Temporal discrimination threshold and blink reflex recovery cycle in cervical dystonia – two sides of the same coin?

Johanna Junker, Theresa Paulus, Valerie Brandt, Anne Weissbach, Sinem Tunc, Sebastian Loens, Richard B. Reilly, Michael Hutchinson, Tobias Baumer*

*Corresponding author for this work
1 Citation (Scopus)


Introduction: Elevated temporal discrimination thresholds (TDT) have been found in cervical dystonia (CD) and unaffected first-degree relatives, indicating autosomal dominant inheritance with reduced penetrance, serving as an endophenotype and being indicative of abnormal inhibitory processing within the brainstem-basal ganglia circuits. The blink reflex R2 recovery cycle (BRRC) is also a measure of excitability of brainstem-basal ganglia circuits, and inconsistent findings are reported in CD. The aim was to investigate TDT and BRRC in CD and evaluate its reliability as an endophenotype. Methods: 29 patients with isolated cervical dystonia (mean age: 56.1 ± 14.3, female n = 18) and 29 age- and gender-matched healthy controls (mean age: 56.0 ± 14.2, female n = 18) were evaluated using a TDT-paradigm, performed as previously described by testing visual, tactile and visual-tactile temporal discrimination thresholds, and the BRRC, investigated with electrical and air puff stimulation. Results: Mean visual-tactile (p = 0.001) and visual TDTs (p = 0.015) differed between CD and controls; tactile TDTs revealed no group differences (p = 0.232). No between group differences were found for BRRC using either electrical or air puff stimulation (p = 0.117). There was no correlation between the elevation of TDTs and the degree of BRRC-inhibition in CD. Conclusion: Our findings support the hypothesis that the TDT is an endophenotype in CD. BRRC testing did not demonstrate disinhibition of brainstem-basal ganglia circuits in CD. In contrast to TDT, the BRRC seems not to represent an endophenotype in cervical dystonia.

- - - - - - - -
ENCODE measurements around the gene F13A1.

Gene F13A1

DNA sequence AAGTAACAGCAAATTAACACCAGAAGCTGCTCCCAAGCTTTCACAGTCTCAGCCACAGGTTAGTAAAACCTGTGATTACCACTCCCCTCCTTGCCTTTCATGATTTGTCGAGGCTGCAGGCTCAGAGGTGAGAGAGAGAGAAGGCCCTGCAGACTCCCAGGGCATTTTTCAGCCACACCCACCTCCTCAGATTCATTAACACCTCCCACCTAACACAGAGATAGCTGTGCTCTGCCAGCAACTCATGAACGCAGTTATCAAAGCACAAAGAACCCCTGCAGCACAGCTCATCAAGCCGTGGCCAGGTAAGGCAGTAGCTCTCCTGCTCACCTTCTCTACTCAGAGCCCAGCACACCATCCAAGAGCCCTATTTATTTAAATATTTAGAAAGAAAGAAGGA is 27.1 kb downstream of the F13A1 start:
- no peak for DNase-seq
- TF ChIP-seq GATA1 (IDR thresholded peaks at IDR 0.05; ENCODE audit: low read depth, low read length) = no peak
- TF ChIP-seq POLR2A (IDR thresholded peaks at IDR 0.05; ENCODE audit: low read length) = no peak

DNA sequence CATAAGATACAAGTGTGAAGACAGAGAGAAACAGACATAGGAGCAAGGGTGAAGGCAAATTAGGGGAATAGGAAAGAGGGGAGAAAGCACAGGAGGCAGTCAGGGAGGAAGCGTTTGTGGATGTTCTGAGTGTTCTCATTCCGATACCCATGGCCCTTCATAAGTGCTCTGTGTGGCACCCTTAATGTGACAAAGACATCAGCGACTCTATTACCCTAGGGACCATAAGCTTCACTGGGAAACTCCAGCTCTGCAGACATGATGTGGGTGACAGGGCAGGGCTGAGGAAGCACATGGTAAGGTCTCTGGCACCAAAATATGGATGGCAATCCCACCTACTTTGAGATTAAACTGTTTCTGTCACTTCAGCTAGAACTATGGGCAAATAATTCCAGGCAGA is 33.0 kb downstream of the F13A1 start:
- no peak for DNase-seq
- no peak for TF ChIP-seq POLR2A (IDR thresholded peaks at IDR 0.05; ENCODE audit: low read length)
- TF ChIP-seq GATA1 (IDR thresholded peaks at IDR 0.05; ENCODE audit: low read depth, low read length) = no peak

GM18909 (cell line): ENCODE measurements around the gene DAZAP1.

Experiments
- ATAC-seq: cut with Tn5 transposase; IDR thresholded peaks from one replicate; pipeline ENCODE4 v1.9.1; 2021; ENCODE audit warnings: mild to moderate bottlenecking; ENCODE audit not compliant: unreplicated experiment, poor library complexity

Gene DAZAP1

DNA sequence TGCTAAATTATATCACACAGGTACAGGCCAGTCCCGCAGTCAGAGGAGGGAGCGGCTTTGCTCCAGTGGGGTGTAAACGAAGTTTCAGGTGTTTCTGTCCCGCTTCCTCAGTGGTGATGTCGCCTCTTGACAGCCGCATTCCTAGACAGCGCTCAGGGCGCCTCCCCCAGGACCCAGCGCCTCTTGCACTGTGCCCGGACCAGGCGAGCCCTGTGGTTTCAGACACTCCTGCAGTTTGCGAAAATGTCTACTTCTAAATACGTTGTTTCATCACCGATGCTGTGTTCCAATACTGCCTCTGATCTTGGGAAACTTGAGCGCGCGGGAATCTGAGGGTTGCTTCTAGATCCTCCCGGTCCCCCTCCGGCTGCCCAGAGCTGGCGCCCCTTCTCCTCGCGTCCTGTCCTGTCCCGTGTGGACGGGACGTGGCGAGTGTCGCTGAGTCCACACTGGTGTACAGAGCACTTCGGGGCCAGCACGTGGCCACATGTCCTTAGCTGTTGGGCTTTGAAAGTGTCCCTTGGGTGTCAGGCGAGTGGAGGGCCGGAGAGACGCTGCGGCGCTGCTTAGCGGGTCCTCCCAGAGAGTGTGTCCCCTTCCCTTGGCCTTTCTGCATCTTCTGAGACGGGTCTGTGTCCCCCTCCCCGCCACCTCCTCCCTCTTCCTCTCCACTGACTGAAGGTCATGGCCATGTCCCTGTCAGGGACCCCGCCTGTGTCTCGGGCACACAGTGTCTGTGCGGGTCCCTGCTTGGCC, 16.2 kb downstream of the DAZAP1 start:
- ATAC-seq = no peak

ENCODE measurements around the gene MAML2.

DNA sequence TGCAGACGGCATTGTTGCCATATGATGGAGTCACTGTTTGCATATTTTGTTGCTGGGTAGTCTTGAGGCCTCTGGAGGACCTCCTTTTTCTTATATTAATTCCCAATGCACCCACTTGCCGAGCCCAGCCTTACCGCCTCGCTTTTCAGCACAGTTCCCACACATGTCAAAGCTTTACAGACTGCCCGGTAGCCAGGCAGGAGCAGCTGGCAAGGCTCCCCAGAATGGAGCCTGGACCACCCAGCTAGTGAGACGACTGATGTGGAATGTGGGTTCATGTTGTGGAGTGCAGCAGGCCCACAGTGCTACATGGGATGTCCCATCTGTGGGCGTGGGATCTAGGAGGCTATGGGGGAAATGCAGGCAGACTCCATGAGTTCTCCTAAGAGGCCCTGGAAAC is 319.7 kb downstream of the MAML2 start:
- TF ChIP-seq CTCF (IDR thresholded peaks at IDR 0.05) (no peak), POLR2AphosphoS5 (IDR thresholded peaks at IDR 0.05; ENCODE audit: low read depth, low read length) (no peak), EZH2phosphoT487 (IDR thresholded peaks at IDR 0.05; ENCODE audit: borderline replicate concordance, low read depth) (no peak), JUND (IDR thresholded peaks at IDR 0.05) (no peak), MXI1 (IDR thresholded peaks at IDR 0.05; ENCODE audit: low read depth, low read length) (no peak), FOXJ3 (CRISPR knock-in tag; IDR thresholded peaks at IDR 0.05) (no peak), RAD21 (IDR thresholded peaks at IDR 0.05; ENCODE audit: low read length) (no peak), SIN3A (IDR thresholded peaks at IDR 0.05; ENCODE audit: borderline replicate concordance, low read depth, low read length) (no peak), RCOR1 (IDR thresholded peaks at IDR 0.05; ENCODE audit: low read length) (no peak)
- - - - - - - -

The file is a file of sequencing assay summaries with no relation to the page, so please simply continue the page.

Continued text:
Original languageEnglish
JournalParkinsonism and Related Disorders
Pages (from-to)4-7
Number of pages4
Publication statusPublished - 11.2019

Research Areas and Centers

  • Academic Focus: Center for Brain, Behavior and Metabolism (CBBM)


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